Last week, upon gracing the Chipotle on La Brea and Melrose with my presence, I was walking in post sofritas bliss to the parking lot when this caught my attention:
‘Gateway’ in progress on the east wall of the new restaurant Tatsu.
A large dragon in various shades of gray and white circles the entire length of a side of a building perpendicular to Chipotle (which itself features the work of prolific graphic artist Mike Perry.
Curling around, the dragon hugs the figure of an Asian man who becomes his counterpoint-they both pull equal focus. The dragon, dynamic and restless, the man serene and self-composed. I instantly think of Bruce Lee. Apparently, I needed this confirmed looked around to see if there was anyone else to expound on this matter.
I observe an unassuming man texting in a pick-up truck parked next to me, in front of the mural. “Does this look like Bruce Lee to you?” I ask. He says no, that it is supposed to be no one in particular. I go back to looking at the mural but can’t contain myself. I ask him who the artist is and says his work reminds me of a certain artist…David Flores.
As it turns out, this man is David Flores and he was in the midst of finishing this large commissioned piece. I ask him a little about his process and tell him I like the work as is. He tells me his murals often have a calm quality before the black definition is added in, when they take on a more dynamic quality.
David’s work is unmistakeable. A trained artist, (he has a degree in graphic design) he has perfected a mosaic technique that is particularly stirring in his large-scaled murals to be found all over southern California and especially in L.A., even in Japan where he is rather known for his previous work as a designer in the skateboard industry.
His work features icons from pop culture. Appropriated in his style they take on a new life, an increased gravity. He has interpreted Salvador Dali, Don Quixote (for Quixote studios on La Brea), Nelson Mandela and Basquiat.
My chance encounter with muralist David Flores
Now finished, Gateway was inspired by Flores’s trips to Tokyo and was commissioned on behalf of his friend Ryu, who is opening an authentic tonkotsu ramen restaurant called Tatsu.
David Flores with Ryu in front of the completed ‘Gateway’ .Photo courtesy of davidfloresart.com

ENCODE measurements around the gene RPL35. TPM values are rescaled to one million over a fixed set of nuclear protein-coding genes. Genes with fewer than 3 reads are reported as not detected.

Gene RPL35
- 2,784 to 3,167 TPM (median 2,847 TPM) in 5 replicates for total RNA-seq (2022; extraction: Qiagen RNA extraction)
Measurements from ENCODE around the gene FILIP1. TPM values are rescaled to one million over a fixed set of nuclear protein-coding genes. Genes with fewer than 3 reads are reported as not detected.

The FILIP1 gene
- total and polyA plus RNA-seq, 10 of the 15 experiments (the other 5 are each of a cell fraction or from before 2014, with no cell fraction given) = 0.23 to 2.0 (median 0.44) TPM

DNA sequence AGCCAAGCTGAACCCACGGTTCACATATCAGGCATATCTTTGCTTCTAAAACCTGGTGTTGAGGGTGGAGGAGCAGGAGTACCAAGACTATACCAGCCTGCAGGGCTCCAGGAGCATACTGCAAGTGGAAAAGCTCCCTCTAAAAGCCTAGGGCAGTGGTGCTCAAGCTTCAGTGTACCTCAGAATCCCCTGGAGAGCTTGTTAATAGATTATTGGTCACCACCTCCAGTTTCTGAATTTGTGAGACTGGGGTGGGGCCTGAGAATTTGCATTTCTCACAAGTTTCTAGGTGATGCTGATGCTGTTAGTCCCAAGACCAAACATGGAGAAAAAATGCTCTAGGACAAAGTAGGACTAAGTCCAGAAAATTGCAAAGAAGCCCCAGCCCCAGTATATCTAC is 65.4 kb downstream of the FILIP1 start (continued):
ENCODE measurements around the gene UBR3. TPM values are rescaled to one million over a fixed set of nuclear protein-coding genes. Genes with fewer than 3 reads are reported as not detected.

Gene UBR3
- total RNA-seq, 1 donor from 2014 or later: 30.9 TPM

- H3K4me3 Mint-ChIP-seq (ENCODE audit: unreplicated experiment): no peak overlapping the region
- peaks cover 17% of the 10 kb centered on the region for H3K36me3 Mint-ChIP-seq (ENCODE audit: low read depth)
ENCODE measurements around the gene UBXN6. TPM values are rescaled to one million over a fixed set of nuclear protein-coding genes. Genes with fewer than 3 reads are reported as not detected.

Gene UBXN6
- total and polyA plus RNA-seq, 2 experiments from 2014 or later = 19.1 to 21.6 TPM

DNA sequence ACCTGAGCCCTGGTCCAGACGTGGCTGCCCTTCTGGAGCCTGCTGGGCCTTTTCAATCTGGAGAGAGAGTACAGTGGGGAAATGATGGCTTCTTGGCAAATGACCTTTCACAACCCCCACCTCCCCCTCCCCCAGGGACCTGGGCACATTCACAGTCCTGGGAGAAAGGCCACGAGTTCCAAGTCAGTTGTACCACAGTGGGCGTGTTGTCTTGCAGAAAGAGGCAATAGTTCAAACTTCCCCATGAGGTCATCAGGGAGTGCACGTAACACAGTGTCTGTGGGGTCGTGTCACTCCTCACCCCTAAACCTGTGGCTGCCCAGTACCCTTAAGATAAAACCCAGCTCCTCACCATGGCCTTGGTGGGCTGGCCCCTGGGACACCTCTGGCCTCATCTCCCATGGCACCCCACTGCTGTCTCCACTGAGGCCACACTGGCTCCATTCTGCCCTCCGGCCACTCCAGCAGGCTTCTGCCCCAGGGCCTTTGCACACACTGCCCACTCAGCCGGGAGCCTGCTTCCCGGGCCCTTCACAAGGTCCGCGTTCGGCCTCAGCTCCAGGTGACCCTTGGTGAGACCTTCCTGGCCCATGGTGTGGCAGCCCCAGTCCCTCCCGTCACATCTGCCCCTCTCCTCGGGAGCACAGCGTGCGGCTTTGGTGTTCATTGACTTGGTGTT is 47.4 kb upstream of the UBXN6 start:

For the past year or so, I have been opening my eyes to the street art all around me in L.A. With humor a political bent or a refreshing take on pop cutlure, there is, in effect a street artist for every Angeleno: Raw and troublesome, formally educated or paid by corporations, political, lazy appropriation, spray paint…wheatpaste and even sculpture-the community of artists is diverse but their work is meant for the unexpected eye.
The street artist serves a purpose-jolting us out of our reality, stirring our soul when we least expect it. This vigilante of art claims territory in the spaces between where we live and work. Spaces so often glazed over-we are in transit, we are eating, we are trying to get somewhere else.
Commercialism has invaded every aspect of our modern lives. One could argue our senses are dulled and pretty soon we won’t be able to tell the difference between where the art begins and the selling ends. An alternative view is that the consumer has become smarter and can smell a rat…we expect higher quality from our sellers-greater creativity. The carnival barkers are everywhere and our ability to tune out is heightened.
The general trend towards the handmade, the singular, has pushed businesses in a big city like Los Angeles to commission artists to create original works for their buildings and offices. Often these artists have roots in the underground street scene, or in the case of David Flores, who stopped me in my post-lunch tracks- from the skate industry, and industry that is at once commercial and subversive.
Indeed, with all the Instagramming, Pineteresting and Tumbling graphic art, especially as it is ever important as in the midst of our subjugation to commercialism we still seek individualism. “I want to go to that Chipotle. The one with the Mike Perry art.
Flores manages to straddle three worlds. Maintaining artistic integrity, while being able to make a living. He also gifts pieces which in the case of the work he did for Found Animals in Culver City, a non-profit animal shelter- uplifts its workers and brings impact to the cause.
His gifted mural for the Los Prietos Boys Camp in Santa Barbara will serve to inspire young men who need it most. In an aesthetic that is clear, familiar and visceral to them.
‘Plant the Seed’ mural gifted by David Flores to Los Prietos Boys Camp. Photo courtesy of davidfloresart.com
Flores proves that an artist can be fluid: Can make a living, contribute works that will have a direct impact all while maintaining artistic freedom. Stepping outside of the gallery and onto the sidewalk, paying attention to what we are being sold, seeing the possibilities in every alley and wall… this is the legacy of the street artist.
A look into the artist’s process. A David Flores mural of Johnny Cash goes up at The Viper Room: http://vimeo.com/76089297
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